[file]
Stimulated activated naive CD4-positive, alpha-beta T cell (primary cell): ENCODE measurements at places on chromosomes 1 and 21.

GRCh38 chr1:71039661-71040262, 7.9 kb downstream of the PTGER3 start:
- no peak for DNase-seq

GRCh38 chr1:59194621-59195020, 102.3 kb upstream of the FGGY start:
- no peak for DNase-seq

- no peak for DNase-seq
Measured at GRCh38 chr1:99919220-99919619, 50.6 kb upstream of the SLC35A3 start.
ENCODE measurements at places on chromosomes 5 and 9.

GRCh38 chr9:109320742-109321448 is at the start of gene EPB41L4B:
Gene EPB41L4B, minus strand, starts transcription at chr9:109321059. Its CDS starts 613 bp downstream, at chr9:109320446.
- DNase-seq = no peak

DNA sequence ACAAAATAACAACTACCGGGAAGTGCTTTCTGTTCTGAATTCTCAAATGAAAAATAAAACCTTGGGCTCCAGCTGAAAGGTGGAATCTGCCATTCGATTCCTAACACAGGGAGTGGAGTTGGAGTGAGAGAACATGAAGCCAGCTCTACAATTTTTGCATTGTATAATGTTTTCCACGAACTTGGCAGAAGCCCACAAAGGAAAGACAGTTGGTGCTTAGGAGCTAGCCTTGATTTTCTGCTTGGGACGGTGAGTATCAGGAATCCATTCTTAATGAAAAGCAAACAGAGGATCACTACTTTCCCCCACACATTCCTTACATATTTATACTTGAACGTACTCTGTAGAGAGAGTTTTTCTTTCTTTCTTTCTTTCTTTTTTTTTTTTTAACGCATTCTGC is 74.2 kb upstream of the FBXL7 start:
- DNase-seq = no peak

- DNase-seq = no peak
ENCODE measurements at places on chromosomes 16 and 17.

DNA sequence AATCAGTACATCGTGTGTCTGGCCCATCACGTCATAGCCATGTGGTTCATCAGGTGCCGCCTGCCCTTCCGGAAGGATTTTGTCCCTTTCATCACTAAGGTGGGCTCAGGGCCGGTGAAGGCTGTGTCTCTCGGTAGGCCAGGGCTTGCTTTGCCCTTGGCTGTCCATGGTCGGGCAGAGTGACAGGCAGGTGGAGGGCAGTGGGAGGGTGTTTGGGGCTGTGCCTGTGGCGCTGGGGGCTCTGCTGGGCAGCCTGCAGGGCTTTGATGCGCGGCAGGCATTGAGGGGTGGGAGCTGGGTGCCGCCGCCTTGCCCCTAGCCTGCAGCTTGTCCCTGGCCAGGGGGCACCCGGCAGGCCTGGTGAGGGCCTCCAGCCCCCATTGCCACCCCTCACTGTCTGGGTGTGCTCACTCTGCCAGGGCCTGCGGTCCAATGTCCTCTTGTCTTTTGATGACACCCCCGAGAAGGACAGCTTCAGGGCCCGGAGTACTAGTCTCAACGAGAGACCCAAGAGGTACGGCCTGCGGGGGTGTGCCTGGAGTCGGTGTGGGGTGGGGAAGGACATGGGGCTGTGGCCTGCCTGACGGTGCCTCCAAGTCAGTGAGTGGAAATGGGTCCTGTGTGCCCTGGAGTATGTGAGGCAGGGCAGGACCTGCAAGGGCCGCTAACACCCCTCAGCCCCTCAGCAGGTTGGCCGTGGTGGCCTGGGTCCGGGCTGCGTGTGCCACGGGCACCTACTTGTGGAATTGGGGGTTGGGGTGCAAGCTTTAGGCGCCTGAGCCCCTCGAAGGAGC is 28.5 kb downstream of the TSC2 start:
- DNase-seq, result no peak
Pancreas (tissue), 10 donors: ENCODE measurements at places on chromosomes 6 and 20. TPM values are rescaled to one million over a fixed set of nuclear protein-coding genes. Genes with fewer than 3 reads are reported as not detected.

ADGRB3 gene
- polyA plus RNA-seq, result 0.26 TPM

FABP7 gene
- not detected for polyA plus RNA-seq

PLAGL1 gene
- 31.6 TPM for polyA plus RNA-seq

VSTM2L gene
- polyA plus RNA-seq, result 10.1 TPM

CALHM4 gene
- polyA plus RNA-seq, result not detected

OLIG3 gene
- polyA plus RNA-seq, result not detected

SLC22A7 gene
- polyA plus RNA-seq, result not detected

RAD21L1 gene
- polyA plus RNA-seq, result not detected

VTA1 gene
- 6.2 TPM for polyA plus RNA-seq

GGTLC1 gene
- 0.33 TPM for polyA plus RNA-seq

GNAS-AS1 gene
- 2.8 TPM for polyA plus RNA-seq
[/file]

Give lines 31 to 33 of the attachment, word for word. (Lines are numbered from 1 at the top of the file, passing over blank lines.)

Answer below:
SLC22A7 gene
- polyA plus RNA-seq, result not detected

RAD21L1 gene